6 Potential Roadblocks to Business Expansion (and How to Break Through them)

Whether you’re planning to expand your business to another state, cross-border, or across the ocean, the business expansion process and all the potential unknowns can be rather unnerving. If you’ve managed to steer clear of being one of the 8 or 9 out of 10 businesses that fail, the last thing you want to do is kill that which you’ve built by not planning properly before expanding to new territories or countries.

The following roadblocks will hit you squarely where it hurts (i.e., the bank) if you jump into an expansion of your company without knowing all the parameters that might be standing in your way:


1. Culture gaps

Walk a block or two in any city and you’ll encounter a new culture. It should then be obvious to most businesses that the culture will change as they set up a new shop elsewhere. Forget to say sorry to a Canadian and you’ll forever be in their bad graces. Take the Lord’s name in vain anywhere in the world it’s not acceptable to do so and you’re out of business.

Understanding the culture comes from learning. And learning requires you to ask the people who know more than you do (ie., locals). Be ready and willing to learn; consider paying for a local consultant to make sure you have all the eyez dotted and tees crossed.

2. Money (lack of it)

It takes money to make money wherever you go. If you don’t have enough funds, likely due to a poorly-formed or executed budget, you’re in trouble before you even get started. Expansion requires money, and usually lots of it.

If you don’t have the cash or credit, you better have a backup plan, such as a ready and willing angel investor that you can call on for financial help when you get stuck.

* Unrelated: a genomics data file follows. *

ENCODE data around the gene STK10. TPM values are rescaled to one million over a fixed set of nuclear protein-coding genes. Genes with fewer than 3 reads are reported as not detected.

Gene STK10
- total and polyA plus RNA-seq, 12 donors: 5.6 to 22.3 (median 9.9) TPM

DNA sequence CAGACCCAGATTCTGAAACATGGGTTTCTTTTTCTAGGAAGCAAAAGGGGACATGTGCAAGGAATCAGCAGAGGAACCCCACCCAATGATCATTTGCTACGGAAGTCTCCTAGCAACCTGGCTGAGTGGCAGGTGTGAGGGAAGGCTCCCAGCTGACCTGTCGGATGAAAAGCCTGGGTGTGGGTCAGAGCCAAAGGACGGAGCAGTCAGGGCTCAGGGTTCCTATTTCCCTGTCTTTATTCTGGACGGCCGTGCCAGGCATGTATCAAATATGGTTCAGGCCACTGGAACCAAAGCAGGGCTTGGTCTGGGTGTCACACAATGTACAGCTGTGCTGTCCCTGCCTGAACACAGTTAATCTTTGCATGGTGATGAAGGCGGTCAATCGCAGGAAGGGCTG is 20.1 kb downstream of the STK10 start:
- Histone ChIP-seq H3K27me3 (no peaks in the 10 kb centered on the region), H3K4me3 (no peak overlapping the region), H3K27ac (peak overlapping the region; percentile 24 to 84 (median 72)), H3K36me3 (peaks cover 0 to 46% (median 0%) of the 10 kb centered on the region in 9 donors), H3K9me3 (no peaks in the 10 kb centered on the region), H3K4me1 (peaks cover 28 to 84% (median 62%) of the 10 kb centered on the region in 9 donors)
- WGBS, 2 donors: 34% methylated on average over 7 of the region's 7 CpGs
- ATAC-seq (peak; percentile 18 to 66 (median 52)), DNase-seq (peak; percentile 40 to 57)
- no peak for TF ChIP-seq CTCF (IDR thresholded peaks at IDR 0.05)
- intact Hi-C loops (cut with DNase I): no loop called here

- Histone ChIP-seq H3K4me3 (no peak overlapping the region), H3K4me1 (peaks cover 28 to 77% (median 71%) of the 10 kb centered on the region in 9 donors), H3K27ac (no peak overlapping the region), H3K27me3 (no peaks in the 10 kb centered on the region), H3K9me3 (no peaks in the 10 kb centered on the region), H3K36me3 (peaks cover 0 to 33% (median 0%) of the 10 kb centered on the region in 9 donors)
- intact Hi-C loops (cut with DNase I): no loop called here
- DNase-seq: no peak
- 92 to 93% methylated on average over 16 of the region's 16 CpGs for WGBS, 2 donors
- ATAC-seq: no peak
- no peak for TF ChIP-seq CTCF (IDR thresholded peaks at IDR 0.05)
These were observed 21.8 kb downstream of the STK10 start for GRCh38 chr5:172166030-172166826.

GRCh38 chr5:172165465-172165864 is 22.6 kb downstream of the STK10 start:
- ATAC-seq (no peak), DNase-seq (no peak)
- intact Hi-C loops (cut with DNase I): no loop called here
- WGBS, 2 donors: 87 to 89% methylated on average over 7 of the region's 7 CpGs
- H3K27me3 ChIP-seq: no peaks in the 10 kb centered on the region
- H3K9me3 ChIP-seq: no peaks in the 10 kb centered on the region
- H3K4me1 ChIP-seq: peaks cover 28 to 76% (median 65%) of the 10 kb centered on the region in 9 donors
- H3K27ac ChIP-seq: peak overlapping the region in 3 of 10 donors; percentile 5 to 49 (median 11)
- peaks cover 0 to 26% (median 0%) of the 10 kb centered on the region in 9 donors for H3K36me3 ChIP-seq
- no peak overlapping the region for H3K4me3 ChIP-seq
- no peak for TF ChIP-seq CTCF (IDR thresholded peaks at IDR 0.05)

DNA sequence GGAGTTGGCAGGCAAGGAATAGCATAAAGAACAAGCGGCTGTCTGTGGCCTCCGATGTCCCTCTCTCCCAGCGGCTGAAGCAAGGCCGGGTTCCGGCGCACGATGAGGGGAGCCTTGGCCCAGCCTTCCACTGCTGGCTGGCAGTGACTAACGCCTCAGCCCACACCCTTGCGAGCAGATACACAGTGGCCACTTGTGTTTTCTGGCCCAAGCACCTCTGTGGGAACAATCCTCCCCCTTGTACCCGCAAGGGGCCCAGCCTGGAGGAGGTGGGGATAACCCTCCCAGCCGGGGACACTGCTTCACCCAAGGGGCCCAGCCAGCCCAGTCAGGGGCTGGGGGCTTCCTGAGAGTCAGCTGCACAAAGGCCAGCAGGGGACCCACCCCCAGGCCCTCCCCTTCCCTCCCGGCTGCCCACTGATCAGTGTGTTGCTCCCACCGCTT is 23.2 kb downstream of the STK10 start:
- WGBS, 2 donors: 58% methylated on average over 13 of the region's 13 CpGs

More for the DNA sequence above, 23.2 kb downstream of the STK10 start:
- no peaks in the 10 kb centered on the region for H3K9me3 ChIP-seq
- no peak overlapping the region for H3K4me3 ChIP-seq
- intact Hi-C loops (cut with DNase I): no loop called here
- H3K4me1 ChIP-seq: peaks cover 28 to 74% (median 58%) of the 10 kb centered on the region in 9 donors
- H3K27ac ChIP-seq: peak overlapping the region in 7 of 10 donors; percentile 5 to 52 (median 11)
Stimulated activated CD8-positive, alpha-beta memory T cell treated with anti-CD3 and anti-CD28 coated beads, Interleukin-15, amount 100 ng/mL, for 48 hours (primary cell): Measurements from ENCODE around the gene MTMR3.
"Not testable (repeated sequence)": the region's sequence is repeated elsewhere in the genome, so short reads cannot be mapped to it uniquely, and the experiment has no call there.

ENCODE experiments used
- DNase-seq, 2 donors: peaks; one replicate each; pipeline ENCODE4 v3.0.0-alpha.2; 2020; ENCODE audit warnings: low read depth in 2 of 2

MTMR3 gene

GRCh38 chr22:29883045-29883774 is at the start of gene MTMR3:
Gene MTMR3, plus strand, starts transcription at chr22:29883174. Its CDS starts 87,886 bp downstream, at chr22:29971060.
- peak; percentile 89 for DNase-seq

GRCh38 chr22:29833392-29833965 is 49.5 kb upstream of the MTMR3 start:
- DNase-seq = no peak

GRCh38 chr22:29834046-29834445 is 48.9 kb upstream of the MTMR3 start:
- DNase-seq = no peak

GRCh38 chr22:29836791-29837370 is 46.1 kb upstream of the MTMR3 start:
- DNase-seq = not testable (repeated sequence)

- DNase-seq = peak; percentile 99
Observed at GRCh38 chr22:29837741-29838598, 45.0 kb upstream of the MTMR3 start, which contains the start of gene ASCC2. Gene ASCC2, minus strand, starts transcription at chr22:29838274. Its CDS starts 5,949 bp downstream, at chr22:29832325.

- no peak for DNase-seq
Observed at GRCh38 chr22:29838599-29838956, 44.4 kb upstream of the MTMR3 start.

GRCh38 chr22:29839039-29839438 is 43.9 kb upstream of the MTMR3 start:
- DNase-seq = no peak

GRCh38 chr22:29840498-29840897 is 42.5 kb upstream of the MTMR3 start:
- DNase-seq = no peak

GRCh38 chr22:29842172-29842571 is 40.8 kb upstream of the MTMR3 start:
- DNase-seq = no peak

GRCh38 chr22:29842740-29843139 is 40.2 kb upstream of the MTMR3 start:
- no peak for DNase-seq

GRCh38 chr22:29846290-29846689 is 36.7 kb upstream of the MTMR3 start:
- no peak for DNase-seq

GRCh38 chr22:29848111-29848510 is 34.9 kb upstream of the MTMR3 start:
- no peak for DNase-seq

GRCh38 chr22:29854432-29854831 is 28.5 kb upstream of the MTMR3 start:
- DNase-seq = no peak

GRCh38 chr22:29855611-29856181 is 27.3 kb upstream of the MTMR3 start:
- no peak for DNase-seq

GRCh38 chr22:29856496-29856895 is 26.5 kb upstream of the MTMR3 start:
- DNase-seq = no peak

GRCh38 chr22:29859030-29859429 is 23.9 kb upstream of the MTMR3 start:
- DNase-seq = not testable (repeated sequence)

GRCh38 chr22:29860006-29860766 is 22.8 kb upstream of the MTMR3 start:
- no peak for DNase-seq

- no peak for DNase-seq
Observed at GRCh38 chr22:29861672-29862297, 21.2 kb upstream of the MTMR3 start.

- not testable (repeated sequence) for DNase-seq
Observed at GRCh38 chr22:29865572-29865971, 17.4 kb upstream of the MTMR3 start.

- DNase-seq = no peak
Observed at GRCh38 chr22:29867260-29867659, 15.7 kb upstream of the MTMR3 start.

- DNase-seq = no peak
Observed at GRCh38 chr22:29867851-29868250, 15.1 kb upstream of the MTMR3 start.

3. Failing to market test the product

You’ll find stands where you can buy any manner of edible creepy crawlies almost anywhere throughout Asia. In Europe, the UK or America, you’d have to look really hard and perhaps drive several miles to find a bug stand or store.

This is because things are different wherever you go. A little market research, as they say “can go a long way.” In the case of a fledgling expansion effort, it can mean the difference between a cold or lukewarm welcome to your product and a hot-sizzling-profitable one. Make sure you know everything about the cultural, financial, legal and regulatory nuances of the market you’re considering to enter before moving forward.

4. Assembling an inappropriate team

There are so many ways this one can go wrong. From promoting existing employees to oversee operations in a new cultural situation, to failing to properly vet local employees at the new location.

Different business directions

There’s no right or wrong. You just have to recognize when limitations will crop up: mostly with language and cultural differences. Take your time and hire the right people; even if it requires delaying launch so you can get to know and trust locals who can get the job done best for the company.

5. Poor management structure

How often have you experienced situations where management actually got in the way more than it helped? If you’re like 99.9999% of us in the working world, probably several times – perhaps so many you can’t even count them all.

Give your team in the location the power to manage the business themselves, with only the most important of predesignated issues and permission requests to be brought to your head office’s attention. Upper management oversight is a huge roadblock to expansion success, particularly if it isn’t knowledgeable about the market and does nothing more than to impede basic day-to-day decision making.

6. Legal problems

This is most common with SMEs who feel they can jump into the national or international business ring without hiring lawyers experienced in the laws of doing business in their new area of business operations.

While many experts will tell you to study the regulations for a certain area on your own, the smart experts will tell you that a lawyer or other highly recommended expert (i.e., someone experienced in doing business where you’re setting up shop) is the only way to go if you want to save yourself time, money and heartache in the long run.

Now over to you…

Have you experienced other expansion hurdles that aren’t listed above? Leave a comment and let’s get a discussion going.